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Early numbers show enrollment gains at APSU

             CLARKSVILLE, Tenn. – Emily Crain, a Stewart County native, arrived at Austin Peay State University last month as part of a wave of new graduate students who are helping bolster the University’s enrollment. She picked APSU as the place to earn her master’s degree in school counseling because she believes the University will prepare her to make a difference in the lives of young men and women.

             CLARKSVILLE, Tenn. – Emily Crain, a Stewart County native, arrived at Austin Peay State University last month as part of a wave of new graduate students who are helping bolster the University’s enrollment. She picked APSU as the place to earn her master’s degree in school counseling because she believes the University will prepare her to make a difference in the lives of young men and women.

            “I went into school counseling because a lot of kids don’t feel comfortable talking to their parents and teachers, and I hope to instill an open door policy so they feel comfortable talking to me,” she said.

            According to early enrollment figures, Crain isn’t alone in putting her faith in APSU. After 14 days of classes, the University is reporting a 6 percent increase in its graduate student enrollment.  

            “That’s an excellent effort by our graduate admissions team,” APSU President Alisa White said. “We have quality and unique graduate programs that are attractive to prospective students, and our graduate admissions team is continuing to work at marketing those programs.”

            The early numbers also show increases in freshmen, transfer and dual enrollment students at APSU. The University’s official enrollment won’t be known until November, when numbers come in from APSU’s Fort Campbell campus.

            But at a time when schools across the country are struggling to attract new students, Austin Peay’s Clarksville campus appears to be breaking from that trend. That campus saw a 3.6 percent increase in new freshmen, a 6.1 percent increase in new transfer students and a 13.27 percent increase in dual enrollment of high-achieving high school students.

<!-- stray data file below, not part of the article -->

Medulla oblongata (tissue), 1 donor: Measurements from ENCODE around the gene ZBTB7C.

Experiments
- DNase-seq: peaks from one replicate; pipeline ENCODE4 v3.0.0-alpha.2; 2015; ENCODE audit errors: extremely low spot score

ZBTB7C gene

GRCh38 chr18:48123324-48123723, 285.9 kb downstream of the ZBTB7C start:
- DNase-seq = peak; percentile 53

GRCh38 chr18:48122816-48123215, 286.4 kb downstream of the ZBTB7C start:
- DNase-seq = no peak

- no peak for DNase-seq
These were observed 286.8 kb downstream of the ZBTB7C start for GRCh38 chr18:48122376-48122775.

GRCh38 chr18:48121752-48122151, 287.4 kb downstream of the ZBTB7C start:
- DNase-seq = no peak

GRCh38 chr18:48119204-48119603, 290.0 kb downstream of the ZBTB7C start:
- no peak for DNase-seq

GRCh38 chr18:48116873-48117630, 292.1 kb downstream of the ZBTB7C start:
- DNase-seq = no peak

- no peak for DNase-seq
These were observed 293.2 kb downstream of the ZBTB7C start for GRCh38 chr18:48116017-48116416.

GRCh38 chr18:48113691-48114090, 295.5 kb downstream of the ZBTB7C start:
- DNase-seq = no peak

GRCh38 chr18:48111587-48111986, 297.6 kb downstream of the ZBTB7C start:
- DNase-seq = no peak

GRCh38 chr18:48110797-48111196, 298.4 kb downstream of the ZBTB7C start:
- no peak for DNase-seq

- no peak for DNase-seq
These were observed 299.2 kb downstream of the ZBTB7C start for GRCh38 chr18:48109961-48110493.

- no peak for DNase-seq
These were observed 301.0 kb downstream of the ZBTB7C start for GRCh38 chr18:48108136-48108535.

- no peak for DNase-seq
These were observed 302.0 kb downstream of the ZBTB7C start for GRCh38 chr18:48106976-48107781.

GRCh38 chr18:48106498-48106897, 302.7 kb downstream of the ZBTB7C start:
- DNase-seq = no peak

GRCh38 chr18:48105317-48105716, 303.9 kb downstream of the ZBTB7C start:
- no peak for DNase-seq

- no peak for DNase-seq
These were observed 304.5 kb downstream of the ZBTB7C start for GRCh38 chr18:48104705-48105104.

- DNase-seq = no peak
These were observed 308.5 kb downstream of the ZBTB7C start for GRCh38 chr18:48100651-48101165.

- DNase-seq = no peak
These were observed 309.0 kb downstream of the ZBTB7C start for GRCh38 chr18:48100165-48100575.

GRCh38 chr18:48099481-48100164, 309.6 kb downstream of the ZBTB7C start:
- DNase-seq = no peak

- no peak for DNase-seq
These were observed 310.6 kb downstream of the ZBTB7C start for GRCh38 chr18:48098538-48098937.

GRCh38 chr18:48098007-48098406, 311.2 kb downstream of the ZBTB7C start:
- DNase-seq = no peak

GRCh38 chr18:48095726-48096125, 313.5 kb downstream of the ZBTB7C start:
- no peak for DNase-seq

White believes students like Crain are continuing to pick APSU because they believe in the University’s core values, which are represented by the new marketing slogan, “BE A GOV!”

            “What does that mean?” White asked. “To me, it means we care about students, we care about our community and we care about one another. So from how we go about fulfilling our mission and reaching our goals to building our community, everything we do stems from caring about people and things outside of ourselves.”

            The University has earned a national reputation in recent years with publications like The New York Times and The Chronicle of Higher Education praising the school’s use of technology to make sure students succeed. This reputation is also helping APSU grow in enrollment at both the Clarksville and Fort Campbell campuses by assisting its new recruitment efforts to reach beyond its regional undergraduate base.

            “We are going after new populations of students,” Beverly Boggs, associate provost for Enrollment Management and Academic Support, said. “In addition to bringing in new freshmen, we are working aggressively to add more out-of-state and international students to our campuses to interact and learn with our existing student population.”

            APSU’s official enrollment numbers will be available in early November, after the 14th day of classes for the Fall II semester at the Fort Campbell campus.